Inflation for new car prices has been fairly constant since 2000. The Debt Clock gives the average price of a new car in 2000 as $22,058 and at the beginning of 2020 as $38,046. Calculating a 2.77% interest rate compounded annually on a principal of $22,058, one has $38,097 after 20 years. This is an interesting statistic since almost everyone in the US needs a car and also has one. For workers, expenses for a car are one of the major expenses that they have to face.
What follows is a statement from the Bureau of Labor Statistics (BLS):
“U.S. Inflation Rate, $175,000 in 2000 to 2020
According to the Bureau of Labor Statistics consumer price index, today's prices in 2020 are 49.37% higher than average prices since 2000. The U.S. dollar experienced an average inflation rate of 2.03% per year during this period, meaning the real value of a dollar decreased.
In other words, $175,000 in 2000 is equivalent in purchasing power to about $261,390.24 in 2020, a difference of $86,390.24 over 20 years.
The 2000 inflation rate was 3.36%. The current inflation rate (2019 to 2020) is now 2.05%1. If this number holds, $175,000 today will be equivalent in buying power to $178,589.74 next year. The current inflation rate page gives more detail on the latest official inflation rates.
Reckoning that the BLS calculates that average inflation from 2000 to 2019 was 2.03%, then it is clear that car price inflation increased faster than the BLS CPE average.
The debt clock shows that the median income in 2000 was $30,425 and is now $33,365 while the median house price in 2000 was $161,159 and now is $313,896. What this means for wealth inequality was examined by John Mauldin in a Seeking Alpha article.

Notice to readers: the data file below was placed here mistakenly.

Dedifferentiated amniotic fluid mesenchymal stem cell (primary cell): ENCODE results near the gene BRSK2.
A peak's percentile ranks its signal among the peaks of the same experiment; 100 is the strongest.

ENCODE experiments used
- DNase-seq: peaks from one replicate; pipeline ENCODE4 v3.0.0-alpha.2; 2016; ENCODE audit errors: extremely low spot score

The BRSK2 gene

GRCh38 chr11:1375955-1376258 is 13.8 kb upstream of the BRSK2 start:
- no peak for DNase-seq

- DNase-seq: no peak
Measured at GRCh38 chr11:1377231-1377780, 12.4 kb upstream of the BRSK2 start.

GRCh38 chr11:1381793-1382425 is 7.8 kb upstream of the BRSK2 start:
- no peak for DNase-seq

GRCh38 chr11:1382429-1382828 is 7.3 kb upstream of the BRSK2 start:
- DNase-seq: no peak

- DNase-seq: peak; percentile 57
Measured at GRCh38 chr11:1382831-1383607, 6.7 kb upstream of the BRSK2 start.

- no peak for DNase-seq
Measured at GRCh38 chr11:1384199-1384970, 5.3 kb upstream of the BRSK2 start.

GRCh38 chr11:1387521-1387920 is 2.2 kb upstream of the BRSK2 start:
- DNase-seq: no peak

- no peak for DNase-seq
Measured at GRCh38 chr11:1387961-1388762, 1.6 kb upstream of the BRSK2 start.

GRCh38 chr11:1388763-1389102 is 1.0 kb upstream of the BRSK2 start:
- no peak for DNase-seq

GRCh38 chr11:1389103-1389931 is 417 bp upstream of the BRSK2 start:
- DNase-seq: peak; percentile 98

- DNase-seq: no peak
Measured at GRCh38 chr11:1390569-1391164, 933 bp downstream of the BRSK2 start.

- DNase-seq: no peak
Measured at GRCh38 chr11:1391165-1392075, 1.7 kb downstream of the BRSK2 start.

A quick look at a chart of the S&P from 2000 to 2020 shows that equity prices far outpaced inflation as reported by the BLS.
In 2000 the S&P was at 1,500 and went down to about 1,000 in 2009, but it recovered quickly and by 2020 at the present time is about 3,250. Since 2013 it has more than doubled. Even with the dotcom crisis and the GFC, equities have far outpaced the CPI. This short historical review should make it clear to investors that equities are highly priced relative to inflation.
One may well ask why one should consider all these figures concerning inflation. The answer is that investors can realize that equity prices have far outpaced the CPI and are rather expensive. Even so, if corporation buybacks continue despite declining profits and the Fed continues QE4 and injecting liquidity into the repo market, stock prices will probably continue increasing until they become so expensive that the risk of downturn and minimal ROI will drive investors back into fixed income securities. The outlook is therefore a bull market pushing the S&P to 3,500 or even a bit more followed by a severe downturn because corporations will have to curtail share buyback programs due to lower profits and tightening credit. In the meantime CPI inflation may increase significantly with a consequent reduction in consumption on the part of workers that are practically poorer than they were in 2000.
What the Fed will be able to do in an environment with increasing inflation is that it is unlikely to reduce rates further as that would fuel inflation. On the contrary, it is likely that the Fed will have to raise rates to fight inflation, and that would cause serious problems even if it continues to provide liquidity to the repo market. Though the Fed has indicated that support to the repo market will be reduced over the summer, what the Fed says it will do does not always coincide with what it does.
So investors should watch what happens with inflation rates. Staying long with equities is still paying off, but how much longer that is going to last is not certain.
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